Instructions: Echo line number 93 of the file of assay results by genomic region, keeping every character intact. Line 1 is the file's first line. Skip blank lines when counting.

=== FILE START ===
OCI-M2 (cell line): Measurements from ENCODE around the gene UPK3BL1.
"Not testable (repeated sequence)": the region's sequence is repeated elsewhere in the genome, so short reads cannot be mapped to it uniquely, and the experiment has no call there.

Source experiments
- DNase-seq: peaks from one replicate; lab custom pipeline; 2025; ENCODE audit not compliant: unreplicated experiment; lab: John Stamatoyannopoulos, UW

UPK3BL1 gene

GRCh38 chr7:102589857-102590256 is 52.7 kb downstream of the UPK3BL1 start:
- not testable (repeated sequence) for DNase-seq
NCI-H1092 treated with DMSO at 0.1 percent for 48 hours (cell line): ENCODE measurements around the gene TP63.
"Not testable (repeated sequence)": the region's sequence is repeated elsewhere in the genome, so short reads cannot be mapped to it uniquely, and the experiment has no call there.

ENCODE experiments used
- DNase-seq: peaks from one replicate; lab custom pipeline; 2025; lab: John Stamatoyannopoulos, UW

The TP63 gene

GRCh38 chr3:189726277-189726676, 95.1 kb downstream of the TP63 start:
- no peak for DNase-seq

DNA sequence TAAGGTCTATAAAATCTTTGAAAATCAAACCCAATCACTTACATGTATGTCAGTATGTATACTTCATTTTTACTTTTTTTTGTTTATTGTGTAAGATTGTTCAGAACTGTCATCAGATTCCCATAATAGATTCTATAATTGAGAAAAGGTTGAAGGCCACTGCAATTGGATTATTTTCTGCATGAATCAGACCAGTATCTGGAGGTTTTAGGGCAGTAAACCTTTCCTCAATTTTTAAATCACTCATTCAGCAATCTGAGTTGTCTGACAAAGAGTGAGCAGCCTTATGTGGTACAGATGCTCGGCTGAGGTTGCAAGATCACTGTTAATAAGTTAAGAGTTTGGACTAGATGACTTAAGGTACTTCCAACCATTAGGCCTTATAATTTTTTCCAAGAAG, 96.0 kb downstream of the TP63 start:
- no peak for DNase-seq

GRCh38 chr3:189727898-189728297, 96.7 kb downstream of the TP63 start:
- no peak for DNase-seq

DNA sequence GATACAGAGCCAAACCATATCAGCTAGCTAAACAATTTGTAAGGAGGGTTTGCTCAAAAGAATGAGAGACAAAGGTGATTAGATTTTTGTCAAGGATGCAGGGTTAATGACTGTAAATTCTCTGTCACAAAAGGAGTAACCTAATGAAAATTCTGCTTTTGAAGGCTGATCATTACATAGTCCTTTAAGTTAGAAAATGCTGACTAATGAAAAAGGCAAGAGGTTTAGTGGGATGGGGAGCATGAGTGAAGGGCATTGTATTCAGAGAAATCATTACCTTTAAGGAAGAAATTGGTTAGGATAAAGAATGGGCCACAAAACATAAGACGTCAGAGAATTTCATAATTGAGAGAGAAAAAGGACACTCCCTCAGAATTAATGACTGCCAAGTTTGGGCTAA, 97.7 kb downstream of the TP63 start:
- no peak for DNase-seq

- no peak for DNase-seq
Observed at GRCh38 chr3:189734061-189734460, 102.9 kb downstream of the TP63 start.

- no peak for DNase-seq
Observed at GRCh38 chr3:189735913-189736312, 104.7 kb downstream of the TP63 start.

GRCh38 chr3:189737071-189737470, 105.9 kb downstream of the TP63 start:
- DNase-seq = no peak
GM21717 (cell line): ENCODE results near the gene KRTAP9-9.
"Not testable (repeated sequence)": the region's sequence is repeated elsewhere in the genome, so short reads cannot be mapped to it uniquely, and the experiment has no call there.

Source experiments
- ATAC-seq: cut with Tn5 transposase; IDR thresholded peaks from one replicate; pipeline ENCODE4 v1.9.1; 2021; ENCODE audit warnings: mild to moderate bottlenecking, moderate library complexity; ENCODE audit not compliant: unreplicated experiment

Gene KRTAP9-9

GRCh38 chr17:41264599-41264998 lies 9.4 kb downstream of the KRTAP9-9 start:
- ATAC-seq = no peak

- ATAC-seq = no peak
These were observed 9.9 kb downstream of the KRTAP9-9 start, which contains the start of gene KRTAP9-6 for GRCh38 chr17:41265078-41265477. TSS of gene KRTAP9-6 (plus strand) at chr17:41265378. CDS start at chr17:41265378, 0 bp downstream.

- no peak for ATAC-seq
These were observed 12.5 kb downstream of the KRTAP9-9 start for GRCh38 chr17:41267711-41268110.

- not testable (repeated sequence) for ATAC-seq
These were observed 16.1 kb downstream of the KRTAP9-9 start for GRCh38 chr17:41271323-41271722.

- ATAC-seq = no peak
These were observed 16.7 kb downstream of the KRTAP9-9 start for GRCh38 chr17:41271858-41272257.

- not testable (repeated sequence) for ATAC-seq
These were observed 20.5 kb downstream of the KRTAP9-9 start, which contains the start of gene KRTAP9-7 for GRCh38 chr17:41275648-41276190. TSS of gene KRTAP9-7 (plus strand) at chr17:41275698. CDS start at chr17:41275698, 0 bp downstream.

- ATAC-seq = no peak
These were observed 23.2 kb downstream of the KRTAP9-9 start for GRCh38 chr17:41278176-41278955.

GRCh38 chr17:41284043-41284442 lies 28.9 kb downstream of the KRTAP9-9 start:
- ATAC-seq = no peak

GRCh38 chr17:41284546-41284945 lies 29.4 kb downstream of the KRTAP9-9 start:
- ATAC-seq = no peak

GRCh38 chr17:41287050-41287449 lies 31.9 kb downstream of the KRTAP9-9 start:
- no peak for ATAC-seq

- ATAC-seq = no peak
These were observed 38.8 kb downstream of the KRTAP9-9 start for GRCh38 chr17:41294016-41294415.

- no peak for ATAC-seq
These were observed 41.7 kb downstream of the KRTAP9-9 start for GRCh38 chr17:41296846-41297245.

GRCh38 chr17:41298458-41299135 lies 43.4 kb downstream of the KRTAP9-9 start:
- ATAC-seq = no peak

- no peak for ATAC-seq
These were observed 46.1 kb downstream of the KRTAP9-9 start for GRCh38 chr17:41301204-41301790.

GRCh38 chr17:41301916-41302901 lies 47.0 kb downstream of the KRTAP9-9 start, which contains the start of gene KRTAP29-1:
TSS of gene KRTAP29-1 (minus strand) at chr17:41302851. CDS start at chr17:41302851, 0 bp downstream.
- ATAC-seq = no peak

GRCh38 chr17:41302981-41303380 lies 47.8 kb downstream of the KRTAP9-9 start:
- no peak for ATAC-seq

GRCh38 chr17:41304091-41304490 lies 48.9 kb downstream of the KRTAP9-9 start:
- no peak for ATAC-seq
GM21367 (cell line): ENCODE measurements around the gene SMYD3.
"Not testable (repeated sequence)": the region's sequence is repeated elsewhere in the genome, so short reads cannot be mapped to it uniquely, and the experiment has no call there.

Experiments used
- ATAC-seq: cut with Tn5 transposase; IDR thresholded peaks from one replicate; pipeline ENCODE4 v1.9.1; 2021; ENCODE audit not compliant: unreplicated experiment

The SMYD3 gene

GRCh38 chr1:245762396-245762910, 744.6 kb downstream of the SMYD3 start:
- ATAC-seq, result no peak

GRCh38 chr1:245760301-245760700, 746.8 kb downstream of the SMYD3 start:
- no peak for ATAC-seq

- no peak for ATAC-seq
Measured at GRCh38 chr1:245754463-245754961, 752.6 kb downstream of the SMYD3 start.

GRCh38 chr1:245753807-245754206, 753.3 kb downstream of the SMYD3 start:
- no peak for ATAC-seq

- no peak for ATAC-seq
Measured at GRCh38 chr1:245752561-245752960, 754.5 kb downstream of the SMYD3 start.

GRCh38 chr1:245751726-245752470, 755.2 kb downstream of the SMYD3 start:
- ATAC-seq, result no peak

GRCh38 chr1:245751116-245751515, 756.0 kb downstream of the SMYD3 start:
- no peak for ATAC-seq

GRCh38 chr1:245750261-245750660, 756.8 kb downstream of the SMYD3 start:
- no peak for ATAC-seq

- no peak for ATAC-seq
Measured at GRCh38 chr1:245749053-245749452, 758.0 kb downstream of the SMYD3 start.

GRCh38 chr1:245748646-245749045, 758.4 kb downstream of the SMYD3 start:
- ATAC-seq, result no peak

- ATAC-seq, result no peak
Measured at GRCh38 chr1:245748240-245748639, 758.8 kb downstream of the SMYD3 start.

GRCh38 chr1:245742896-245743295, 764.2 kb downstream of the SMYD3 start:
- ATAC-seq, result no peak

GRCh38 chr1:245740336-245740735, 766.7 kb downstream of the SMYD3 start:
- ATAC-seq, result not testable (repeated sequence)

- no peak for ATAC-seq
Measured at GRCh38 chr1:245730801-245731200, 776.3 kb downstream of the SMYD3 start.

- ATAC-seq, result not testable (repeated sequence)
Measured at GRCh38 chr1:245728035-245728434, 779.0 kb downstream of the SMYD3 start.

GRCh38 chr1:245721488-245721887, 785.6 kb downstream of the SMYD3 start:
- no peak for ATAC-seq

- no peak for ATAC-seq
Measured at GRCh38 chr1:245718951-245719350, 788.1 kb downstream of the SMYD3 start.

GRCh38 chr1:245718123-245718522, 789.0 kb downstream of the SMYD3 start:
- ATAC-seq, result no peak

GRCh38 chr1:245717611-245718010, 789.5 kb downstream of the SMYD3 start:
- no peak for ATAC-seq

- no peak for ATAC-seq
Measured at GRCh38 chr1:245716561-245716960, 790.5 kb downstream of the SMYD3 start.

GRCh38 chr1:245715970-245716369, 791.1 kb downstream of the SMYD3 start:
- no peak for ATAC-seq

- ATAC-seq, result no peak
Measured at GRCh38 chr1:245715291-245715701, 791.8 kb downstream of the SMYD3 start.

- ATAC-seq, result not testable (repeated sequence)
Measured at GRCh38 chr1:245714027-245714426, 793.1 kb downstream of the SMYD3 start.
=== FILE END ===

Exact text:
Measured at GRCh38 chr1:245748240-245748639, 758.8 kb downstream of the SMYD3 start.